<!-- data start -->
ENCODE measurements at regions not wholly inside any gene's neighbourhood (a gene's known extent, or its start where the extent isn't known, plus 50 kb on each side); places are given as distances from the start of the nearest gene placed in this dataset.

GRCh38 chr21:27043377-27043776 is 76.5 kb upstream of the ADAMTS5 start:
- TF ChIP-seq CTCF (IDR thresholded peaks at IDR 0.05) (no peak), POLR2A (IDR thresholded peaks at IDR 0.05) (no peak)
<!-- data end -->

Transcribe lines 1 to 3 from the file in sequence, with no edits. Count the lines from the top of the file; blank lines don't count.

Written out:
ENCODE measurements at regions not wholly inside any gene's neighbourhood (a gene's known extent, or its start where the extent isn't known, plus 50 kb on each side); places are given as distances from the start of the nearest gene placed in this dataset.

GRCh38 chr21:27043377-27043776 is 76.5 kb upstream of the ADAMTS5 start:
- TF ChIP-seq CTCF (IDR thresholded peaks at IDR 0.05) (no peak), POLR2A (IDR thresholded peaks at IDR 0.05) (no peak)